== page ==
Wentz's ability to see the whole field and process info quickly isn't super clear, since the Bison offense generally allowed him to zero in on opponents after the snap. At 6'5 and 237 pounds, with 4.77 (40m dash) speed and 4.12 (20m shuttle) quickness Wentz has elite physical attributes, and he knows how to use them to buy time to throw on the run. When the Bison running game was stalling, they could always call in some quarterback runs and watch Wentz physically dominate the competition as the lead back on their power plays.
A best-case scenario for Wentz is that he proves capable of mastering an NFL system and understanding how to attack NFL defenses while adding some off-schedule production with his athleticism. The mental part of that seems well in hand. The rest of it… well, that's where we guess.
The popular story about Lynch's recruitment is that "everyone assumed he'd just end up at Florida," which is the kind of bogus line you hear when schools and recruiters are embarrassed that they missed on an obvious talent. Lynch didn't end up at Florida, and went to Memphis because they were one of only two D1 schools— Florida A&M is the other—to offer him a scholarship.
Once in Tennessee, head coach Justin Fuente molded Lynch as he had done with the similarly overlooked Andy Dalton at TCU. Lynch has the arm strength you'd expect from a 6'7, 245 pound athlete, but he also has enough quickness to survive in the pocket in five-wideout sets and add a little to the Tigers' spread run game. Those tools, when plugged into Fuente's knack for spreading out defenses and creating stress points all over the field, made for some magical numbers—4,000 yards of total offense, a 28-4 TD to INT ratio, and an upset victory over top-rated Ole Miss. That kind of magic.
Unlike with Wentz, Lynch didn't execute an offense in Memphis similar to the ones he'll be asked to run in the NFL. What he did do in Memphis was read and threaten the whole field with his arm, which will absolutely translate in a pro-style system. The Memphis spread also included real route combos and progressions not too distant from what he'll do in the NFL. But Lynch can make strong, accurate throws both inside and outside the pocket, and without a ton of time to set his feet, and those are essential NFL survival skills.
Paxton Lynch will likely go later in the draft than Wentz, who's getting first overall buzz, which means he's likely to land in a spot where he can learn to translate his tremendous physical gifts within a pro-style system of attacking defenses. In a few years, scouts may once again be coming up with lame excuses for why they didn't realize the 6'7 athlete with a rocket arm would end up being pretty good.
Of these three, Johnson is the hardest to project to the NFL both because of his non-ideal physical attributes—he's 5'11, 210 pounds—and the fact that he played in a spread-option offense at Bowling Green that is not a great approximation of what he'll be asked to do in the pros.
This offense is probably one of the most misunderstood systems in sports. The underlying philosophy is "spread to run," but the system is designed to force defenses to vacate the box at the risk of getting shredded in the passing game by endless receiver screens and deep vertical shots. It's a vindication of Madden-style tactics—"just spread 'em out and throw it deep a lot!"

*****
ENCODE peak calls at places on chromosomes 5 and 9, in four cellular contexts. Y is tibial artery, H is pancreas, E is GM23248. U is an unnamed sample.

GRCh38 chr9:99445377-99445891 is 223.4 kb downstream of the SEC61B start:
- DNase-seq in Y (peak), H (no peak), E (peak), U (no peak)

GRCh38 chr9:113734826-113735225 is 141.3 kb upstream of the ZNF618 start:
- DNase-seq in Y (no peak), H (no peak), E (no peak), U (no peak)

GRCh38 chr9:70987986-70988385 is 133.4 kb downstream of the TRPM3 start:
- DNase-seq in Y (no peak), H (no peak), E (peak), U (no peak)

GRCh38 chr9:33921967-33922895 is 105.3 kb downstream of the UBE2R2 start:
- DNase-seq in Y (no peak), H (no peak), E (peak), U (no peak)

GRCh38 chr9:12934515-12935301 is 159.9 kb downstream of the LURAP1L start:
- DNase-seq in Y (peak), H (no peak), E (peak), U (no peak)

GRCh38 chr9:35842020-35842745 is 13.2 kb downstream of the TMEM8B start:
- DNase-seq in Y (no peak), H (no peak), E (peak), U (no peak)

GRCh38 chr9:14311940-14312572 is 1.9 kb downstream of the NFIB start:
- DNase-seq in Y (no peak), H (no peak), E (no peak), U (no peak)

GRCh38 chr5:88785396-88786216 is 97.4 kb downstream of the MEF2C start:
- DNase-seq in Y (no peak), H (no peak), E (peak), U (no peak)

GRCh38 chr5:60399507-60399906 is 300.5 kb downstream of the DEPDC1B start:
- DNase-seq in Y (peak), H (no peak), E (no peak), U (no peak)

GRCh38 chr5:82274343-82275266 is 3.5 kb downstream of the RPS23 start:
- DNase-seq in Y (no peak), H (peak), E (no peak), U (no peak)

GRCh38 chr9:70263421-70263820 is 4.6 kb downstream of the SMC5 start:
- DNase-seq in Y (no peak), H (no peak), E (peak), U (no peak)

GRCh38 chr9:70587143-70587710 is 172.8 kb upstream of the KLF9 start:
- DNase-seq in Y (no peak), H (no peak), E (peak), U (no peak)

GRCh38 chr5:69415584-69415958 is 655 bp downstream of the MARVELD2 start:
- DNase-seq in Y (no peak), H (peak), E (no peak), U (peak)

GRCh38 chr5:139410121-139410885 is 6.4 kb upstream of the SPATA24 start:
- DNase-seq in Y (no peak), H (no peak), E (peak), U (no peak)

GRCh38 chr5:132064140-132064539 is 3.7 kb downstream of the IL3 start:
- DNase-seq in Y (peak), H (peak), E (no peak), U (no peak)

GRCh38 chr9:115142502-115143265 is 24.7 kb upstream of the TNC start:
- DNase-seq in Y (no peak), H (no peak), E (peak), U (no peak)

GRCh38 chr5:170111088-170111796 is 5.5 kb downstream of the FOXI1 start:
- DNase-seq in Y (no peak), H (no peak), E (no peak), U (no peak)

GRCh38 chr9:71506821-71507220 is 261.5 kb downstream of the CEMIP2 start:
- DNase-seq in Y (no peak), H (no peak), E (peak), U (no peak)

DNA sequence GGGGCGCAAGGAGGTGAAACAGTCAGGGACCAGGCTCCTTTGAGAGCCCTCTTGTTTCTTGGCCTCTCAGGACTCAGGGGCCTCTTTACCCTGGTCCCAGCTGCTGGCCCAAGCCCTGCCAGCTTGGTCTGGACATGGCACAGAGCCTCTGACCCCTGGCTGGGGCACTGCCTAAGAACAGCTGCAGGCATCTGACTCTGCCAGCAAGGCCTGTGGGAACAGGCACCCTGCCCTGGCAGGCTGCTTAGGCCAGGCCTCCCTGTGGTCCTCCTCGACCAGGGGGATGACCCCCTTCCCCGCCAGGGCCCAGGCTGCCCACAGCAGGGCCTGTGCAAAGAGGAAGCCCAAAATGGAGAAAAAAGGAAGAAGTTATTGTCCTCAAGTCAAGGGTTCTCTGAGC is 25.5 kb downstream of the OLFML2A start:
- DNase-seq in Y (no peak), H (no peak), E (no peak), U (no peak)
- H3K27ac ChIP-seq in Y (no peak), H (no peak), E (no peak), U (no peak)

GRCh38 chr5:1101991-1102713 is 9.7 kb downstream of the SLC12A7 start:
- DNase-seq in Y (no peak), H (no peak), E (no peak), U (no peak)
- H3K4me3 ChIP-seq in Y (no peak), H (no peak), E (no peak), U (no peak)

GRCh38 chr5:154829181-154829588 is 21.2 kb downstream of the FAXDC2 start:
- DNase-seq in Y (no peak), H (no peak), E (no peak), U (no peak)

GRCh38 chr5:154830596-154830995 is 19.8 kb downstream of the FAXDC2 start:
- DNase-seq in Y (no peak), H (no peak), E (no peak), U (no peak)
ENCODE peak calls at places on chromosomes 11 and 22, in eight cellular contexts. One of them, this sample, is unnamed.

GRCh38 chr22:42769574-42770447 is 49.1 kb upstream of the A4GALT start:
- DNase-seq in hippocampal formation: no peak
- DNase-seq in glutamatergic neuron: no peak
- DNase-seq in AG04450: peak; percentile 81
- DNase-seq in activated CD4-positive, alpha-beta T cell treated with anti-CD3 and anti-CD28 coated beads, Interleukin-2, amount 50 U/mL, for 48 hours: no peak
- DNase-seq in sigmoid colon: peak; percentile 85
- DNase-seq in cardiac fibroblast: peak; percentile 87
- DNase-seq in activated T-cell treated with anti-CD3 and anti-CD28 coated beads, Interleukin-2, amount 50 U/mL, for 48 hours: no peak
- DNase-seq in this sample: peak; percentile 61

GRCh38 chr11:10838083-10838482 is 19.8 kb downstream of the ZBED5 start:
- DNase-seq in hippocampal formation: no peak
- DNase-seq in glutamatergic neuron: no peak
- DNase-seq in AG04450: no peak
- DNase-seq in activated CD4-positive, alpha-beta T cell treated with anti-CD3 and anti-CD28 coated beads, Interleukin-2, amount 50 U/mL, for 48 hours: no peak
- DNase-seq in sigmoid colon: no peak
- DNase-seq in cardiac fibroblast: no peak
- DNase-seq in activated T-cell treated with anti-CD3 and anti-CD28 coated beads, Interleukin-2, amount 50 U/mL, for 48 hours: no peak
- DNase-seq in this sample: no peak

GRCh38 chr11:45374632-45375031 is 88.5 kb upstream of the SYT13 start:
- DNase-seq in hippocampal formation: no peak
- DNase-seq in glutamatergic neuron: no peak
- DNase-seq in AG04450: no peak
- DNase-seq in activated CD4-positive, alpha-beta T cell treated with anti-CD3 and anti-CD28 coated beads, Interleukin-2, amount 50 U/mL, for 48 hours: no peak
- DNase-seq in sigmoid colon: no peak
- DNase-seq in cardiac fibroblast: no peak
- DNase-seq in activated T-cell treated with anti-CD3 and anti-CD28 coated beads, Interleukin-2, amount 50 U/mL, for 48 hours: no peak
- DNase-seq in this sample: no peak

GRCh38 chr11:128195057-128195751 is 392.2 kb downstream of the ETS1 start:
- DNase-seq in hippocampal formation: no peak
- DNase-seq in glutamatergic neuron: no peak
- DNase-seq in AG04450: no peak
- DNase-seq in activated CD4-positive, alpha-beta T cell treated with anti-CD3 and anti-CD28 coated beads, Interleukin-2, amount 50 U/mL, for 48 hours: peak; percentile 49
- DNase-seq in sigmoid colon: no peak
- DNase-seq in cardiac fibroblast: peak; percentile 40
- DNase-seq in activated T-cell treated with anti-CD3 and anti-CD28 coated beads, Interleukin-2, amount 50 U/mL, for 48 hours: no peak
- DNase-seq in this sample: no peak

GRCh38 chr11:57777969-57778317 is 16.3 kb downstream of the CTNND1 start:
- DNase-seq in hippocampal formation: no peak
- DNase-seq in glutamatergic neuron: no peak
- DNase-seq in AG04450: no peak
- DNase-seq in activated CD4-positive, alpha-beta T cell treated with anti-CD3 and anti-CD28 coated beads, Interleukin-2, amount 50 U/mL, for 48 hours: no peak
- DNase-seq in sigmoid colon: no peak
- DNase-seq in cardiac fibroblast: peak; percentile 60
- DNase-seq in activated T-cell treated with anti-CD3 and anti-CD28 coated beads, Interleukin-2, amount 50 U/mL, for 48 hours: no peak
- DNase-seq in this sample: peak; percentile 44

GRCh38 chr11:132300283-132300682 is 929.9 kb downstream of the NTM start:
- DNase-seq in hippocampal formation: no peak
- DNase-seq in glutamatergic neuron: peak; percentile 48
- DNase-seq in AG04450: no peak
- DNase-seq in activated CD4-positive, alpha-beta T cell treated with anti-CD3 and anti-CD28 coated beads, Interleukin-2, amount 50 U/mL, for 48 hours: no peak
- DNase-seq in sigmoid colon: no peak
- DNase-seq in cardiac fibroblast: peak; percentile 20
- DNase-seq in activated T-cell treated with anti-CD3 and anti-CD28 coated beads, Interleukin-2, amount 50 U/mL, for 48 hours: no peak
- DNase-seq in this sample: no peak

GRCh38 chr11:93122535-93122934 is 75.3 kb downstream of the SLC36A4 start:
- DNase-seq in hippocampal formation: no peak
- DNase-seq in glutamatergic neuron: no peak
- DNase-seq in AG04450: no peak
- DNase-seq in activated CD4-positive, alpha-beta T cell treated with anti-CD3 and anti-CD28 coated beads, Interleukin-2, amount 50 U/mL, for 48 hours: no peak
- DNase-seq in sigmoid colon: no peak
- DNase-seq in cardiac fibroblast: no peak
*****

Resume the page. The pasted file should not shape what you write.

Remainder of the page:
Whereas NFL-style West Coast passing concepts are designed to create leverage in order to get yardage in chunks, the passing game in this system will go at you, over and over, until you start backing off defenders—at which point it runs the ball down your throat. The quarterback doesn't even use dropback footwork in this offense, and is instead taught to position himself in the middle of the pocket and be ready to come to balance at any moment, rather than in rhythm with the receivers' routes. And those receivers are often running option routes into open grass, which means precise timing isn't a fundamental part of the offense. The goal is to be flexible, and to respond to what happens after the snap as quickly and decisively as possible.
And Matt Johnson executed this system really well. He threw for nearly 5,000 yards as a senior, with 46 TDs and only eight interceptions, and displayed a quick release and the ability to scramble, whether to buy time or pick up yards. Johnson was more quick than fast and not explosive or powerful enough to run through tacklers, and was often taken down by arm tackles that Ben Roethlisberger would have blown up.
Because he lacks the physical gifts or pro-style system mastery of a classic NFL quarterback prospect, Johnson requires a little more projection. His quick processing and quicker release fit into the pro game; the question is whether that will be enough to make him effective. The good news is that those are arguably the most valuable skills an NFL QB can have. But the other stuff will give many teams pause. But what Johnson does well—the quick reads and accurate throws under pressure and other not-so-little little things—should get him into a camp as either a late round pick or a free agent for a team looking for found money.
If Johnson is the longest shot of the three, he's not alone in having a big adjustment ahead. One of them might be the solution a pro team desperately needs. Or two, or none. If it's any consolation, no NFL team knows this any better than we do.